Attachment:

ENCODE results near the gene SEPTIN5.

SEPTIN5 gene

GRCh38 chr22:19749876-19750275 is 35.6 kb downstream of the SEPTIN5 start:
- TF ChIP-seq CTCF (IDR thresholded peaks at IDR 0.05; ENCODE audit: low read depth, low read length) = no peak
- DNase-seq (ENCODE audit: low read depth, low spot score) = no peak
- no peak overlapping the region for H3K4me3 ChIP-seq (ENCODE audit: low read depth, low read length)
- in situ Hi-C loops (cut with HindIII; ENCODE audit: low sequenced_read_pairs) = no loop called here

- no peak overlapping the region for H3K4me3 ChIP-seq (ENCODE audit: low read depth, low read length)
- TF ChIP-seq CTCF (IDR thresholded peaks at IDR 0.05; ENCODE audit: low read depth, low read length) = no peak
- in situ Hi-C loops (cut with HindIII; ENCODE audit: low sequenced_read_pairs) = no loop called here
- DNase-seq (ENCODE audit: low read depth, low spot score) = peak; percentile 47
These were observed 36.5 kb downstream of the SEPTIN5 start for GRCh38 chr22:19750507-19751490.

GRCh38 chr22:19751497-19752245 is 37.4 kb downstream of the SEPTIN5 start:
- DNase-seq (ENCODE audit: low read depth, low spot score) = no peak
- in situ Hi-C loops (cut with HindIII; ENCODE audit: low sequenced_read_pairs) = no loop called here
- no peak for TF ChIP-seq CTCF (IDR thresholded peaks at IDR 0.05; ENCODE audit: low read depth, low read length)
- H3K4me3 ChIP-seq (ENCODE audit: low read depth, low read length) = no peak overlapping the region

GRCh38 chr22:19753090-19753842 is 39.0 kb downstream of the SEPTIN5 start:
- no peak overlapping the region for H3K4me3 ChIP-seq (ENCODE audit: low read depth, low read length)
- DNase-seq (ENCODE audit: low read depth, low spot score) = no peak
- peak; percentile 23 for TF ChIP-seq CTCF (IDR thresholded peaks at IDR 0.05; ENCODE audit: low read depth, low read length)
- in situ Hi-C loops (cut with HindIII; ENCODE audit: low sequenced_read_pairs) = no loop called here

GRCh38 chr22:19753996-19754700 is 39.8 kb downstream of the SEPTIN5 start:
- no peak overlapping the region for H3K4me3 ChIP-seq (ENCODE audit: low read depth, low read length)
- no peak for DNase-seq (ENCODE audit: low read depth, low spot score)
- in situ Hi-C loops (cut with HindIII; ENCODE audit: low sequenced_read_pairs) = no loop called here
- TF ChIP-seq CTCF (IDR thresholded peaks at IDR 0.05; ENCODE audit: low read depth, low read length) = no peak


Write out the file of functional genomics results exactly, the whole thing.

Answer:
ENCODE results near the gene SEPTIN5.

SEPTIN5 gene

GRCh38 chr22:19749876-19750275 is 35.6 kb downstream of the SEPTIN5 start:
- TF ChIP-seq CTCF (IDR thresholded peaks at IDR 0.05; ENCODE audit: low read depth, low read length) = no peak
- DNase-seq (ENCODE audit: low read depth, low spot score) = no peak
- no peak overlapping the region for H3K4me3 ChIP-seq (ENCODE audit: low read depth, low read length)
- in situ Hi-C loops (cut with HindIII; ENCODE audit: low sequenced_read_pairs) = no loop called here

- no peak overlapping the region for H3K4me3 ChIP-seq (ENCODE audit: low read depth, low read length)
- TF ChIP-seq CTCF (IDR thresholded peaks at IDR 0.05; ENCODE audit: low read depth, low read length) = no peak
- in situ Hi-C loops (cut with HindIII; ENCODE audit: low sequenced_read_pairs) = no loop called here
- DNase-seq (ENCODE audit: low read depth, low spot score) = peak; percentile 47
These were observed 36.5 kb downstream of the SEPTIN5 start for GRCh38 chr22:19750507-19751490.

GRCh38 chr22:19751497-19752245 is 37.4 kb downstream of the SEPTIN5 start:
- DNase-seq (ENCODE audit: low read depth, low spot score) = no peak
- in situ Hi-C loops (cut with HindIII; ENCODE audit: low sequenced_read_pairs) = no loop called here
- no peak for TF ChIP-seq CTCF (IDR thresholded peaks at IDR 0.05; ENCODE audit: low read depth, low read length)
- H3K4me3 ChIP-seq (ENCODE audit: low read depth, low read length) = no peak overlapping the region

GRCh38 chr22:19753090-19753842 is 39.0 kb downstream of the SEPTIN5 start:
- no peak overlapping the region for H3K4me3 ChIP-seq (ENCODE audit: low read depth, low read length)
- DNase-seq (ENCODE audit: low read depth, low spot score) = no peak
- peak; percentile 23 for TF ChIP-seq CTCF (IDR thresholded peaks at IDR 0.05; ENCODE audit: low read depth, low read length)
- in situ Hi-C loops (cut with HindIII; ENCODE audit: low sequenced_read_pairs) = no loop called here

GRCh38 chr22:19753996-19754700 is 39.8 kb downstream of the SEPTIN5 start:
- no peak overlapping the region for H3K4me3 ChIP-seq (ENCODE audit: low read depth, low read length)
- no peak for DNase-seq (ENCODE audit: low read depth, low spot score)
- in situ Hi-C loops (cut with HindIII; ENCODE audit: low sequenced_read_pairs) = no loop called here
- TF ChIP-seq CTCF (IDR thresholded peaks at IDR 0.05; ENCODE audit: low read depth, low read length) = no peak